“Shin splints” is used to describe the pain and inflammation of the tendons, muscles and bone tissue around the tibia or shine bone (a large bone in the lower leg). It occurs as a result of vigorous physical activity such as exercise or sports. The condition is also referred to as medial tibial stress syndrome (MTSS).
The common cause of shin splints is overuse of muscles and bone tissue of the tibia because of repetitive sports activity and a sudden change in the physical activity level. The other causes of shin splints include:
- Stress fractures (tiny, hairline breaks) of the leg bone may cause sharp pain.
- Tendonitis caused by partial tear in the tendon.
- Chronic exertional compartment syndrome: Swelling of muscles with exertion as a result, pressure is increased within the muscle compartment. Pain is severe because of loss of blood supply to the muscle.
Flat feet or a rigid arch and use of improper or worn-out footwear while exercising may increase the risk of developing shin splints. Runners and dancers are at a higher risk of developing shin splints.
The most commonly occurring symptoms include pain in front side of the lower leg. Some of the children experience pain during or after exercises. Mild swelling may be accompanied in the lower leg because of which your child may feel weak or numb.
Your doctor will diagnose the condition through physical examination of the lower leg. In some cases, an X-ray or other tests may be required to detect stress fractures of the tibia bone.
The treatment for shin splints consists of non-surgical and surgical procedures. The non-surgical or conservative procedure includes:
- Rest: Ensure that your child takes adequate rest and avoid activity that causes pain for at least 2-4 weeks. They can try low-impact exercises, such as swimming, bicycling or water running.
- Nonsteroidal anti-inflammatory medicines are given to reduce pain and swelling.
- Ice: Apply ice packs wrapped over a cloth to the affected area for 15-20 minutes four times a day for several days. Never place ice directly over the skin.
- Compression: Wrap the leg with an elastic bandage which helps to reduce swelling.
- Flexibility exercises: It involves exercises to stretch the leg muscles to reduce pain and improve the muscle strength.
- Supportive shoes: Ensure that your child wear shoes that provide good cushioning and support the feet as it helps reduce the stress on the shin bone.
Surgical treatment is an option that is considered only in very severe cases when the conservative methods fail to relieve pain. Surgery may be needed in conditions where the pain becomes severe due to compartment syndrome. Fasciotomy is a surgical procedure where the tough and fibrous tissue is split to relieve the pressure built up within muscle compartments.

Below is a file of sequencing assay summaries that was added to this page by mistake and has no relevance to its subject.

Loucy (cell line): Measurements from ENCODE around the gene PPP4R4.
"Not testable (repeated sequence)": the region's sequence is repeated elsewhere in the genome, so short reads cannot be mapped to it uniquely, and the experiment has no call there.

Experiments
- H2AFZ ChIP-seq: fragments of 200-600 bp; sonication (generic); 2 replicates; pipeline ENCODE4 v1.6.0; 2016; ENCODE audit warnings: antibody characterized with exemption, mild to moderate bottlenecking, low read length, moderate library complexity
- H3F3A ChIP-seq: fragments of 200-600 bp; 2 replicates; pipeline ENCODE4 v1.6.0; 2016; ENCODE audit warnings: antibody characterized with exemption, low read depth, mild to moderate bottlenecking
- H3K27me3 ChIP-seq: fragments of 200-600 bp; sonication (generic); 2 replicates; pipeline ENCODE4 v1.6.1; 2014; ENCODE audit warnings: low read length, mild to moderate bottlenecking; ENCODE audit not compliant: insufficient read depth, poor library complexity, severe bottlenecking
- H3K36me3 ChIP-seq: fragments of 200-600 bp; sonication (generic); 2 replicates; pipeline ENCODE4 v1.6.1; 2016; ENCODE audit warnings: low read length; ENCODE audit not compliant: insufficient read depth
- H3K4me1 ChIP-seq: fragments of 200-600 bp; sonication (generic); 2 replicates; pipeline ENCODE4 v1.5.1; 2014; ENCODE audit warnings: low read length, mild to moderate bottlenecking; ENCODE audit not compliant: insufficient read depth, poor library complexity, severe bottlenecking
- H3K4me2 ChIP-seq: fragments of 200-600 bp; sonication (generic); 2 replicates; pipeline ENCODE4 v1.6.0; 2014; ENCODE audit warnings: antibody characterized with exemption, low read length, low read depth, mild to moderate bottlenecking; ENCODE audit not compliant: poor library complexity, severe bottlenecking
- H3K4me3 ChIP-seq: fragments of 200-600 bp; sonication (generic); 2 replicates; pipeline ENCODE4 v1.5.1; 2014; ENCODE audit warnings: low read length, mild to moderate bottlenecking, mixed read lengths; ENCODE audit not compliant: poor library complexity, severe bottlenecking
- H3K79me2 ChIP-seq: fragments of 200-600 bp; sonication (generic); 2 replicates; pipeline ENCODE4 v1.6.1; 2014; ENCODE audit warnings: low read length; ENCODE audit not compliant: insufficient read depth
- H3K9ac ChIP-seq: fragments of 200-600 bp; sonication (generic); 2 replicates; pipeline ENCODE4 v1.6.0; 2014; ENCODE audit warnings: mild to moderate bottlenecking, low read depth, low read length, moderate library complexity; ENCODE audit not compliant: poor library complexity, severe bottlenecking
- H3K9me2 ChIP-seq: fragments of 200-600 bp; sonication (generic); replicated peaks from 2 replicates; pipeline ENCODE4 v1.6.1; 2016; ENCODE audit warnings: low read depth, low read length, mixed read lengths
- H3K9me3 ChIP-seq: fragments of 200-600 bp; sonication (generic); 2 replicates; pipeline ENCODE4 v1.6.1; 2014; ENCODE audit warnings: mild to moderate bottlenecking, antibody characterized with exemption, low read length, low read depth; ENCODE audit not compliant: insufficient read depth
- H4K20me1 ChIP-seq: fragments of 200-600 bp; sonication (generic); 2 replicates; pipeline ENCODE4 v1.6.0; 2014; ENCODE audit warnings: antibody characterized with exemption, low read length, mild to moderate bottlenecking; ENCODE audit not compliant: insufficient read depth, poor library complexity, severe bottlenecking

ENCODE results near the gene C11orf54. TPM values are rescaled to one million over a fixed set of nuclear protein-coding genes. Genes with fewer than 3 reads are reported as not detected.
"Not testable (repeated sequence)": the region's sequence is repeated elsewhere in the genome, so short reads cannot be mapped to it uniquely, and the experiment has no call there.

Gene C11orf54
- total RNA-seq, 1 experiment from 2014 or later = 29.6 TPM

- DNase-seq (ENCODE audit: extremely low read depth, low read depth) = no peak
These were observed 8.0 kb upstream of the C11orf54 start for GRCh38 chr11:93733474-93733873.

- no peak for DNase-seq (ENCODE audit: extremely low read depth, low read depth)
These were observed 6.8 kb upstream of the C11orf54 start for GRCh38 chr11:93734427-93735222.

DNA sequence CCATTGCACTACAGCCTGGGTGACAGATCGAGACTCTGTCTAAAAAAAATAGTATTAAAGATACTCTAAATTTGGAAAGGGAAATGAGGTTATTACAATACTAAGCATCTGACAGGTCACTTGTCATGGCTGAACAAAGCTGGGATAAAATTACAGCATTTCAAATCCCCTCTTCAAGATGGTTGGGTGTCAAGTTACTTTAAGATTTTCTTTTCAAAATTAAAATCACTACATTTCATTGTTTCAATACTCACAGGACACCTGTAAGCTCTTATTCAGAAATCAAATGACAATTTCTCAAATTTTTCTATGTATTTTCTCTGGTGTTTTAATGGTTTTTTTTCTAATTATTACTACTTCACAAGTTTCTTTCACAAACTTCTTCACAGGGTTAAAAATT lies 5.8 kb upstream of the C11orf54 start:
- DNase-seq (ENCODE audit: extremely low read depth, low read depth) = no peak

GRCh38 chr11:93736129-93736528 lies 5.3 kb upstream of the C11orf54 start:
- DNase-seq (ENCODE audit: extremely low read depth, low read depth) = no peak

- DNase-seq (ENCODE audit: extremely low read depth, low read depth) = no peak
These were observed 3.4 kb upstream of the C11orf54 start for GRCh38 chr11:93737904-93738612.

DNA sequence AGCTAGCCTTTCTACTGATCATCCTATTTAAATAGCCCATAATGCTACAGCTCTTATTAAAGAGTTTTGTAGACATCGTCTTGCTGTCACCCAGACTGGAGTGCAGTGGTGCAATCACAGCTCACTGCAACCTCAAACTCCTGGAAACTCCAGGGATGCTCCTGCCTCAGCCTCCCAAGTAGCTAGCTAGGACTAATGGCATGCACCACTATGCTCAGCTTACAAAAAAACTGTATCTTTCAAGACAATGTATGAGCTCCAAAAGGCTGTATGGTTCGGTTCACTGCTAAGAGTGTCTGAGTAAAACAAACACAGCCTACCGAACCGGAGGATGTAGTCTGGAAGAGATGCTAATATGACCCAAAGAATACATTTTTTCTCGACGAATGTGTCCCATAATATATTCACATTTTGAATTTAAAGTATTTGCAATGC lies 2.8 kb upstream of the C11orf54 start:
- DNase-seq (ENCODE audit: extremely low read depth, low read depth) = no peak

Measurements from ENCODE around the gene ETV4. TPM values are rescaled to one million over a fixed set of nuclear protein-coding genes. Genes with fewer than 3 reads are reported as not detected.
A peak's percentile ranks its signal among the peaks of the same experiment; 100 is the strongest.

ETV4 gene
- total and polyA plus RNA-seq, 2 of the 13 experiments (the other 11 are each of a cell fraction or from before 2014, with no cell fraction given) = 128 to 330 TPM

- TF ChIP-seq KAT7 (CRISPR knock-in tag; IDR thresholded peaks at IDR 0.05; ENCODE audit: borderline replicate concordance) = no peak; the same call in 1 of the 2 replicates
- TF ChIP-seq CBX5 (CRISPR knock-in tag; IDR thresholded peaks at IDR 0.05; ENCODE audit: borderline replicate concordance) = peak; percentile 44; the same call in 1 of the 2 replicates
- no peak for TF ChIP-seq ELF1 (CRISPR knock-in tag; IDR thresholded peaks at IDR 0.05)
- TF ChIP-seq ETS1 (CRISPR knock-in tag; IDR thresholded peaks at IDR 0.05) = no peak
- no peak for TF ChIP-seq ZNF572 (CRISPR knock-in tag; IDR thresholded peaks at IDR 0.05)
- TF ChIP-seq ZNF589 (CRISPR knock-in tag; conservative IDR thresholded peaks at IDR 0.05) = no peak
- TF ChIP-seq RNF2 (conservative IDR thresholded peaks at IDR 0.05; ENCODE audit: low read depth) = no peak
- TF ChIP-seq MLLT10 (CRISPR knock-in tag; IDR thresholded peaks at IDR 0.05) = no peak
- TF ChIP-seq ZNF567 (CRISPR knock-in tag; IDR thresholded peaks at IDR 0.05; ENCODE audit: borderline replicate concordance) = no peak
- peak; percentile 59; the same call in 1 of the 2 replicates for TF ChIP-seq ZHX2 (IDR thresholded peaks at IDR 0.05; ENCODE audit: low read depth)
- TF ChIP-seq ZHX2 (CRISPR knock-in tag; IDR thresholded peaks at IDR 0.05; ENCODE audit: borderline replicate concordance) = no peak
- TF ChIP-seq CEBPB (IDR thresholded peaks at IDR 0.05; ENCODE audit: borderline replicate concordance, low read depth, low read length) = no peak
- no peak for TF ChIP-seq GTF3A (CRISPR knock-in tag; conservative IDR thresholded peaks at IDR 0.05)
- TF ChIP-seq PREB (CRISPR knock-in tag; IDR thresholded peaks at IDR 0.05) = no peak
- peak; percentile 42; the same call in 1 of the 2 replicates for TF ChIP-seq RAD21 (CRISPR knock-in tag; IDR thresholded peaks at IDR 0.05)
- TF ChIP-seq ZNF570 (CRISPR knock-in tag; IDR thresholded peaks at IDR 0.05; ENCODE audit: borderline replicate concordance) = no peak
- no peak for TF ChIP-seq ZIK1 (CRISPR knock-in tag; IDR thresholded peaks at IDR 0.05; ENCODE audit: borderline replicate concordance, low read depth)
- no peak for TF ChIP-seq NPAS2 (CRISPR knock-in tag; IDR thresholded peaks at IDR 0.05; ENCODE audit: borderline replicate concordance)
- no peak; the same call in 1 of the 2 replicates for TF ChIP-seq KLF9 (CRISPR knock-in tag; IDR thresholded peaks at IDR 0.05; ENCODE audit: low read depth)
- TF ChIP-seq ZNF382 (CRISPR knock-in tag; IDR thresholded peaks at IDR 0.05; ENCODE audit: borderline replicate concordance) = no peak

Shin splints can be prevented by following these measures:
- Ensure that your child always wear a proper fitting athletic shoe with good support
- Make sure that your child is aware of warm up exercises or stretching the leg muscles before starting any vigorous activity
- Avoid running on hard surfaces like concrete or hard surface
- Ensure that your child starts any new activity slowly and progress gradually by increasing the duration and frequency of exercise regimen
Other Knee Conditions
- Anterior Cruciate Ligament
- Anterior knee pain
- Bakers Cyst
- Chondral (Articular Cartilage) Defects
- Chondromalacia Patella
- Iliotibial Band Syndrome
- Jumper’s Knee
- Knee Arthritis
- Knee Angular Deformities (Knock legs and Bow legs)
- Knee Pain
- Knee Sprain
- Ligament Injuries
- Lateral Meniscus Syndrome
- Lateral Patellar Compression
- MCL Sprain
- Medial Meniscus Syndrome
- Medial Collateral Ligament (MCL)Tears
- Meniscal Tears
- Multi-ligament Instability
- Multi-ligament Injuries
- Osteonecrosis of the Knee
- Osteochondritis Dissecans
- Patellar Dislocation
- Patellar Tendinitis
- Patella Fracture
- Patellar Instability
- Patellofemoral Instability Knee
- Patello Femoral Dislocation
- Patella Tendon Rupture or Tear
- Posterior Cruciate Ligament Injuries
- Runner’s Knee
- Shin Splints
- Tibial Eminence Fractures
- Quadriceps Tendon Rupture